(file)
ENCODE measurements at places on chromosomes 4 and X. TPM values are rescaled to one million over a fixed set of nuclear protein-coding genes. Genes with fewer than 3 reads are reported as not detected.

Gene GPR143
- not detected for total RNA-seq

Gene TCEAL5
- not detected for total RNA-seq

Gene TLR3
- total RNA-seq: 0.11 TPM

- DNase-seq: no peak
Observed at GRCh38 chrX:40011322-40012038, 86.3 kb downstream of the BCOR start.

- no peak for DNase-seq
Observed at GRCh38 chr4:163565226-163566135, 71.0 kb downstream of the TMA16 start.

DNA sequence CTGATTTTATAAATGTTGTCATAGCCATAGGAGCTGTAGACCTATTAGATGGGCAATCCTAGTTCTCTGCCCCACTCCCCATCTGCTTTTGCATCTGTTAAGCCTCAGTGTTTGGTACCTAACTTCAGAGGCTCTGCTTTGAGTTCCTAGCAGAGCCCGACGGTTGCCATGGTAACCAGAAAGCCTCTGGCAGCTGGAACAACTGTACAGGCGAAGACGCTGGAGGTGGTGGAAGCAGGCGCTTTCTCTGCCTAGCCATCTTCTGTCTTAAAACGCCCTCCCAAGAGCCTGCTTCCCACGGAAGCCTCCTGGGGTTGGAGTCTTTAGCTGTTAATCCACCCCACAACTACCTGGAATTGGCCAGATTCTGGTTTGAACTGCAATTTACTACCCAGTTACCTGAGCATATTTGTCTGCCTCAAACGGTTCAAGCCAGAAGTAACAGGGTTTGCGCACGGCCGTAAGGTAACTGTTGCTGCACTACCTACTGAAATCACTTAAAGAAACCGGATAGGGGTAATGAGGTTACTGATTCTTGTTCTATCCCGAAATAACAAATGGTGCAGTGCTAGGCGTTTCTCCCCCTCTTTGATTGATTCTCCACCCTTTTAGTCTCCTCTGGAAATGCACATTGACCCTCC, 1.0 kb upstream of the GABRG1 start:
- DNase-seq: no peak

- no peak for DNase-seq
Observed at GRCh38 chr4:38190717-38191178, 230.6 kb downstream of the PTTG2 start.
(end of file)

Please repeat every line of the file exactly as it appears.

ENCODE measurements at places on chromosomes 4 and X. TPM values are rescaled to one million over a fixed set of nuclear protein-coding genes. Genes with fewer than 3 reads are reported as not detected.

Gene GPR143
- not detected for total RNA-seq

Gene TCEAL5
- not detected for total RNA-seq

Gene TLR3
- total RNA-seq: 0.11 TPM

- DNase-seq: no peak
Observed at GRCh38 chrX:40011322-40012038, 86.3 kb downstream of the BCOR start.

- no peak for DNase-seq
Observed at GRCh38 chr4:163565226-163566135, 71.0 kb downstream of the TMA16 start.

DNA sequence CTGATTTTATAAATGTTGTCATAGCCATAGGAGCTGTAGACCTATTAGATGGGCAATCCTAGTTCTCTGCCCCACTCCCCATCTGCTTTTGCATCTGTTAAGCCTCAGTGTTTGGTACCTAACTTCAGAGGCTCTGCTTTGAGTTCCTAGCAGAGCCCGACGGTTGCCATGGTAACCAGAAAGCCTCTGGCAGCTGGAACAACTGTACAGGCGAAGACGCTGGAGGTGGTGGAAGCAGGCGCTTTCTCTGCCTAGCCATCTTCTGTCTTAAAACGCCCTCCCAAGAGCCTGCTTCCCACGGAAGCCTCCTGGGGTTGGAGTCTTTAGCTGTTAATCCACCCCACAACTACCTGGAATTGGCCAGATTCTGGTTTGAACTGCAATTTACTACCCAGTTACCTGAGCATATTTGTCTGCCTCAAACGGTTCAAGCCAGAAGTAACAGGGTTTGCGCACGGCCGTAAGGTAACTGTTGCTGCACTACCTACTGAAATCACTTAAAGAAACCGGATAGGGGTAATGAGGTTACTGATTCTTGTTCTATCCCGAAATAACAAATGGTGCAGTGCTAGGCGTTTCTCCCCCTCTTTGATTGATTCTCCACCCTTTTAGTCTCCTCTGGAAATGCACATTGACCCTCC, 1.0 kb upstream of the GABRG1 start:
- DNase-seq: no peak

- no peak for DNase-seq
Observed at GRCh38 chr4:38190717-38191178, 230.6 kb downstream of the PTTG2 start.